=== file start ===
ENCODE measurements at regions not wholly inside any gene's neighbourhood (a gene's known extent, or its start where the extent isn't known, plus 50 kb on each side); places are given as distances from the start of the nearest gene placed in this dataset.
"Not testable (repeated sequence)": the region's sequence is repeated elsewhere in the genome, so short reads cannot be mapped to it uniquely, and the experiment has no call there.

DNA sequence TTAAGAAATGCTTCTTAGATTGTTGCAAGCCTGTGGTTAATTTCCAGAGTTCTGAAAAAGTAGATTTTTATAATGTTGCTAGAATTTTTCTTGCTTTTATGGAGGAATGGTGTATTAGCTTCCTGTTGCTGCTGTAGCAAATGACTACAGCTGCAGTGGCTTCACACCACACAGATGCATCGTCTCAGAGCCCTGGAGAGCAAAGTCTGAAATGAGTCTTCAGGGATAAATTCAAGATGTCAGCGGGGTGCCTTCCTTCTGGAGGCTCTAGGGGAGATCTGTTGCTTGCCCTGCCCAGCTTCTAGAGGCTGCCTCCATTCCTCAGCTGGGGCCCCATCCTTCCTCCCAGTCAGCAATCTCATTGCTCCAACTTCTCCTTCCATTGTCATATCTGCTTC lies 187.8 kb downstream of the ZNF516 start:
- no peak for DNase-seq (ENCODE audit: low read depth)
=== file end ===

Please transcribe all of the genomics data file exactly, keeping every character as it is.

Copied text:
ENCODE measurements at regions not wholly inside any gene's neighbourhood (a gene's known extent, or its start where the extent isn't known, plus 50 kb on each side); places are given as distances from the start of the nearest gene placed in this dataset.
"Not testable (repeated sequence)": the region's sequence is repeated elsewhere in the genome, so short reads cannot be mapped to it uniquely, and the experiment has no call there.

DNA sequence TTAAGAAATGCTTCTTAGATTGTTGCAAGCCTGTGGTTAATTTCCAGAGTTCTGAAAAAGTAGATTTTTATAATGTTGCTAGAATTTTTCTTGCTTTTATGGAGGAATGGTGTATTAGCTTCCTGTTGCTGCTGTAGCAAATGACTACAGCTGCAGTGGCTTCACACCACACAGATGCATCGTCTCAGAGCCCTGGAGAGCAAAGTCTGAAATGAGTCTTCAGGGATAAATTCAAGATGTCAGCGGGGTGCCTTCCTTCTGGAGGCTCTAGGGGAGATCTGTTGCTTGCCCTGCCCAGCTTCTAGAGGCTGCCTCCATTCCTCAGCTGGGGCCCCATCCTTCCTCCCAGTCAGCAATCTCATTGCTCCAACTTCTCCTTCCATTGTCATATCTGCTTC lies 187.8 kb downstream of the ZNF516 start:
- no peak for DNase-seq (ENCODE audit: low read depth)